It took a while for Rowan to find her balance. This was, after all, her first time being out at sea while fully conscious. Alena kept an eye on her to make sure that she didn’t fall. After twenty or so minutes of walking around the hold Rowan was doing rather well. Then something clattered behind her. She turned to see what happened when someone barrelled into her. Rowan looked down to see Seres snivelling into her shirt. 

“Um, hello, Seres.”

“You’re awake!” Seres cried, “Like really awake.”

“I really am,” Rowan laughed.

“The medic said you just needed rest, but I was scared you pushed yourself too hard.”

“I’m just going to excuse myself,” Alena interrupted awkwardly.

“Sorry, Alena,” Rowan apologised, “Seres is always like this when I’ve been gone for a while.”

“I am not!” Seres protested.

“Still, I’ve been away from my friends for too long. I was only going to get a book when you fell and then I got somewhat distracted making sure you were okay.”

“Okay then,” Rowan responded. “Tell Arik I need to speak to him later.”

“Will do.” 

Alena retreated back to her friends, hopping over some apples that Seres had dropped. “She’s adorable, isn’t she?” Rowan asked Seres.

“I’m not sure what you mean.”

“You’re hopeless,” laughed Rowan.

“Well excuse me,” Seres huffed.

“I’m glad you’re safe. I think you’ve started gaining weight.”


The two girls laughed at that.

“Is Amran okay?” Rowan asked after a moment, remembering the injuries he has sustained in the escape.

“Not good. His ankle was completely crushed and he isn’t healing as fast as you. The medic said that he might lose the foot.”

Rowan immediately felt guilty. If she hadn’t gone after Lord Fein, Amran wouldn’t have been injured. It started to weigh in on her and her surroundings.

She was snapped out of it when Seres started squirming. “Sorry,” she apologised

“Don’t be so hard on yourself, Rowan,” Seres replied when the pressure eased up. “Amran doesn’t blame you and neither should you. Now let’s get you something to eat and then I’ll show you around the ship. The captain is a retired vice-admiral from the Midiran Navy. I think you’ll like him.”

“We’ll see.”

After that, the girls had a lunch of apples, cheese, ham, bread, and hot butter. It took a long time for Rowan to finish; she had to eat slowly so that she didn’t strain her stomach. It was also delicious. In comparison to years of trite food they had been given in the caves, the simple lunch that they ate now was gourmet cuisine. Rowan wanted to wolf it down, but she also wanted to savour it for an eternity. The fear of throwing up again convinced her to show restraint. When she was finally finished and the meal had been given the chance to settle, Seres gave her a tour of the ship. By the end of it, she was treated to her first look at the sun as a truly free woman. It was breathtaking.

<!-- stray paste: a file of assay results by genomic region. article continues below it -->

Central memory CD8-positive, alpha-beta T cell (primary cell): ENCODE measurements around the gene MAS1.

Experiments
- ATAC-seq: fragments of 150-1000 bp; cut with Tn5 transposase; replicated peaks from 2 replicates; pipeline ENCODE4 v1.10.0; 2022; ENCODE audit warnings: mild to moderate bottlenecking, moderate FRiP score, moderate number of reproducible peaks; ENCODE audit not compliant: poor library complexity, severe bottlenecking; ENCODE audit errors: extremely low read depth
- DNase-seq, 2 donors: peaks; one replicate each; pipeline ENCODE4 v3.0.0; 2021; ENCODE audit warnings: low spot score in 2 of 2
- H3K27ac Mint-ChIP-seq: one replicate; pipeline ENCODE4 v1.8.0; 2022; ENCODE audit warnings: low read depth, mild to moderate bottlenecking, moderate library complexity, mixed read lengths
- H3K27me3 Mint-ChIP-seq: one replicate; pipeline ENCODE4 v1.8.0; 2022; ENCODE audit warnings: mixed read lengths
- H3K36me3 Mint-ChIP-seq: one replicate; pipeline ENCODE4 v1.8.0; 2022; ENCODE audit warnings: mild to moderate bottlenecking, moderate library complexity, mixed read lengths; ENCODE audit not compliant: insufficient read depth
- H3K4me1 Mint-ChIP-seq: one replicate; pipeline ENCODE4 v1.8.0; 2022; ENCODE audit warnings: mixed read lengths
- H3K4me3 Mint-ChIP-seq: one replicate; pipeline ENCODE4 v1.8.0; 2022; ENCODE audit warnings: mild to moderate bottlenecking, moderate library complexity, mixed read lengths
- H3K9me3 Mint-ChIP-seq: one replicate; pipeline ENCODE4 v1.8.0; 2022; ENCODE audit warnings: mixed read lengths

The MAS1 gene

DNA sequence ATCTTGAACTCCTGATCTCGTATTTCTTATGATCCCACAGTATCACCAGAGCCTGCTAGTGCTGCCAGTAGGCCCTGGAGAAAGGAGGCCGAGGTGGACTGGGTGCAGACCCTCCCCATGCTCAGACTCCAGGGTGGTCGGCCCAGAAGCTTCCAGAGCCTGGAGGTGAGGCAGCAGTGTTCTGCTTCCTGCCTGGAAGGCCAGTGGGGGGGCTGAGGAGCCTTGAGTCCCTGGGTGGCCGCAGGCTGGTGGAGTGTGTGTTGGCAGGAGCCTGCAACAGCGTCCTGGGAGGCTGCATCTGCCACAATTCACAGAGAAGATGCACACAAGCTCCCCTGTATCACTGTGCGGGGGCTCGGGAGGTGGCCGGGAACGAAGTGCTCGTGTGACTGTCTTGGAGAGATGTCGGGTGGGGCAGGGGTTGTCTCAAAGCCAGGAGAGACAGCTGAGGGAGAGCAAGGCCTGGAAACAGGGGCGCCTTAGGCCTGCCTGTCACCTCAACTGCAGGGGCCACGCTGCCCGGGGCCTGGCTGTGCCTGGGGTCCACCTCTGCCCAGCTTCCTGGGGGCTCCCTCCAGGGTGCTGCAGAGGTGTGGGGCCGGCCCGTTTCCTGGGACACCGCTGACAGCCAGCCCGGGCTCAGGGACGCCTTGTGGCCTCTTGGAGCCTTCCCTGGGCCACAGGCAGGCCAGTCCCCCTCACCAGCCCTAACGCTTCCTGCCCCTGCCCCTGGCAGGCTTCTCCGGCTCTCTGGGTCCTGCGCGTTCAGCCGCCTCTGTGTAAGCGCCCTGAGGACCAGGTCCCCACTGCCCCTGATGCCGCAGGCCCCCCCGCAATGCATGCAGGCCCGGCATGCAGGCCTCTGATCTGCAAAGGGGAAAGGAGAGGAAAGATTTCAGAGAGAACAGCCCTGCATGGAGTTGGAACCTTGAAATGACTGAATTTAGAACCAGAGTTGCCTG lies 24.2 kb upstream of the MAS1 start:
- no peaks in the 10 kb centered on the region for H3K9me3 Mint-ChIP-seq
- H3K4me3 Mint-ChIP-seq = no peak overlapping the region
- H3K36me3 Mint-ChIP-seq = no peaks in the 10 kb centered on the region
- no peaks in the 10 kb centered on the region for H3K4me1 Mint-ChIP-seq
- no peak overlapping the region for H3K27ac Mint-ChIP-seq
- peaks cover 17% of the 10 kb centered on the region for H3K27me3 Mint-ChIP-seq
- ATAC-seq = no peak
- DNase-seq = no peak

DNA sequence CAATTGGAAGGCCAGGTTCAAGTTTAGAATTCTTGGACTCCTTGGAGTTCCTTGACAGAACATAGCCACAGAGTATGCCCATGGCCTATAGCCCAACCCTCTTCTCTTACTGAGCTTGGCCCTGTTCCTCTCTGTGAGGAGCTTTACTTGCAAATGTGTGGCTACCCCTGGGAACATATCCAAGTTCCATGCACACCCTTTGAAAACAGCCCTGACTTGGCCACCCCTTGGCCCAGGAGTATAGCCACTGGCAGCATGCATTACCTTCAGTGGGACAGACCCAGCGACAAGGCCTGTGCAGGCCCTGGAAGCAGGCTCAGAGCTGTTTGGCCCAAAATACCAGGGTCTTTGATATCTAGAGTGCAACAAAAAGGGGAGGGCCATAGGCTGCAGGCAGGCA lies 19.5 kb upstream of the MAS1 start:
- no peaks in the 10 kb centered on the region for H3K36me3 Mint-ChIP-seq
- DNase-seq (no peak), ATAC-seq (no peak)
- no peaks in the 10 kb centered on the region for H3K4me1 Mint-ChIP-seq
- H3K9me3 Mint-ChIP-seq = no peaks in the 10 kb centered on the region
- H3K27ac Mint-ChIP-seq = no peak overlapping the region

Her gawking was soon interrupted by a towering man with ruddy hair and an elaborately braided beard. “You must be Rowan,” he boomed. “Captain Dralik at your service.”

“Um, hello,” she replied at what should have been a normal volume, yet compared to Dralik, it was a whisper.

“You can do better than that, lass. Her Highness here tells me that you were a hero down in those caves.”

Rowan squirmed. “I wasn’t that much of a hero.”

“Tell that to the girl who was saved from five years of unimaginable torment. You have my gratitude.”

Rowan was surprised at how much Seres had told him. “Um, thank you. I mean, you’re welcome. No, thank you still works.”

Dralik laughed as Rowan stumbled over her words. “You’re an interesting one, lass, the complete opposite of my daughter.”

“You have a daughter?” Seres interjected.

“Aye. My replacement back home “

“In the navy?”

“That’s right. She’s the second youngest vice-admiral currently in service. I’m so proud.” The rambunctious captain beamed as he sung his daughter’s praises.

“Um, Captain Dralik?” Rowan interrupted, having realised a perfect opportunity.


“When did you retire?”

“Did Her Highness not mention it?”

“I forgot.”

“Well I retired four years ago. Right after the final blow to the raiders that plagued Llen Fær.”

“Then do you know my brother, Tyris Naliir? He would have been a junior captain back then.”

“Naliir? Yes, I believe do. He was one of the first volunteers in the crusade against the raiders. I was in a few joint operations with his squadron.”

“Is he alive?”

“He was last time I checked. He might even be a rear admiral now.”

“Thank the Goddess.”

“You’ll be able to thank Her double in another five or so days when we arrive in Midiris.”

“I will, thank you.” Rowan beamed at him, aided by the light of hope.

Dralik nodded and took his leave. They were going home.


Later that evening, Rowan went looking for Ædarik. She found him talking with his friends below deck. Not want to disturb them, she waited for a natural break in conversation when the one with golden hair and a bodacious figure noticed her. “Well don’t just stand there,” she beckoned with a voice like velvet, drawing everyone’s attention to Rowan.

“Rowan, sorry,” said Ædarik, “I was going to come find you earlier, but…”

“It’s fine,” she responded. “I’m not interrupting anything am I?”